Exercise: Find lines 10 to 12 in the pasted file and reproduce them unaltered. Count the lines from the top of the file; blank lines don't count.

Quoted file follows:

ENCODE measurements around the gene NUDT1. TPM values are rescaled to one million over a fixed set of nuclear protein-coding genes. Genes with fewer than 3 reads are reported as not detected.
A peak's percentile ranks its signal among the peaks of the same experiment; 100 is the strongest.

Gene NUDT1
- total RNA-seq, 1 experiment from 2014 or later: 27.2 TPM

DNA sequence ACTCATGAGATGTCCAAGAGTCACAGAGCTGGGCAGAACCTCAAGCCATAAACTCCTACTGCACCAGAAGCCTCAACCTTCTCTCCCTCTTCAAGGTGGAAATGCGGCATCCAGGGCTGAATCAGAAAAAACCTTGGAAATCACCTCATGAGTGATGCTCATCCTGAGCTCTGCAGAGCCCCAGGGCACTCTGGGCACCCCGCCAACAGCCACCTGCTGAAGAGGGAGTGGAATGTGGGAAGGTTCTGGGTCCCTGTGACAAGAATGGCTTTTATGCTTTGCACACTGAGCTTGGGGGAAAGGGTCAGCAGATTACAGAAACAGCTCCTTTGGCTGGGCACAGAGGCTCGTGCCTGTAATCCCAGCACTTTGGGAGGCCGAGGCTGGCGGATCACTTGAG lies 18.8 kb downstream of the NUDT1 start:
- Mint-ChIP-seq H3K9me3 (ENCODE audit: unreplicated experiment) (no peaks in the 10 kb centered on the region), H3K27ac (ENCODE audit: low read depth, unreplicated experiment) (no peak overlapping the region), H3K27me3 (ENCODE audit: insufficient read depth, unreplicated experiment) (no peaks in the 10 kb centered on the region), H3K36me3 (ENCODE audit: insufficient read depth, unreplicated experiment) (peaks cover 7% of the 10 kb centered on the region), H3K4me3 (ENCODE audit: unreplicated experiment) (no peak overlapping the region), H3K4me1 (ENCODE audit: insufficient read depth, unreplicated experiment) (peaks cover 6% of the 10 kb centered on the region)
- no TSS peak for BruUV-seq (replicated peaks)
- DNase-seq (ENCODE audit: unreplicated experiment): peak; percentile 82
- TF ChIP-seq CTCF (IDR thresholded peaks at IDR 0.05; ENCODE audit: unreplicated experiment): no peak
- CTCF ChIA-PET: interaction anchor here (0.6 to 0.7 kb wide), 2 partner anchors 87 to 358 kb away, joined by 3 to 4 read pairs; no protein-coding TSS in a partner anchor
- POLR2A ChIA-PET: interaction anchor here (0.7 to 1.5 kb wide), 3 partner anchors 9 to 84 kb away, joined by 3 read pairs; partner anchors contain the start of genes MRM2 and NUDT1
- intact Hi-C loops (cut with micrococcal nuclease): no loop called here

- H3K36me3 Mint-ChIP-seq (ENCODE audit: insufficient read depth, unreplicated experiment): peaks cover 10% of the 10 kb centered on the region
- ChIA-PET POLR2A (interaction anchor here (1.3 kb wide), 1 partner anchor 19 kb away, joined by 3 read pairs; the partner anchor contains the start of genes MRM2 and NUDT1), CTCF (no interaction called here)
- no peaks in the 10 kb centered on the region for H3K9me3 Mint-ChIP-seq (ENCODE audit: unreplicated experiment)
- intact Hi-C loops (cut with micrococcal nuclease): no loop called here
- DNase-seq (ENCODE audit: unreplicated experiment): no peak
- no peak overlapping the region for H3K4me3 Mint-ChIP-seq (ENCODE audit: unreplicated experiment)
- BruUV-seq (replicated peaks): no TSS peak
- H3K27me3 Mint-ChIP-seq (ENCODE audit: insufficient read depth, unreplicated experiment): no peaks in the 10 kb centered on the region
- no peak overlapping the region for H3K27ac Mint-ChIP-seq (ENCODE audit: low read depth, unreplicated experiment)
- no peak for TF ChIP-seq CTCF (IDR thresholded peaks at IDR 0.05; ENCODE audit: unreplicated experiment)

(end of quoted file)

- CTCF ChIA-PET: interaction anchor here (0.6 to 0.7 kb wide), 2 partner anchors 87 to 358 kb away, joined by 3 to 4 read pairs; no protein-coding TSS in a partner anchor
- POLR2A ChIA-PET: interaction anchor here (0.7 to 1.5 kb wide), 3 partner anchors 9 to 84 kb away, joined by 3 read pairs; partner anchors contain the start of genes MRM2 and NUDT1
- intact Hi-C loops (cut with micrococcal nuclease): no loop called here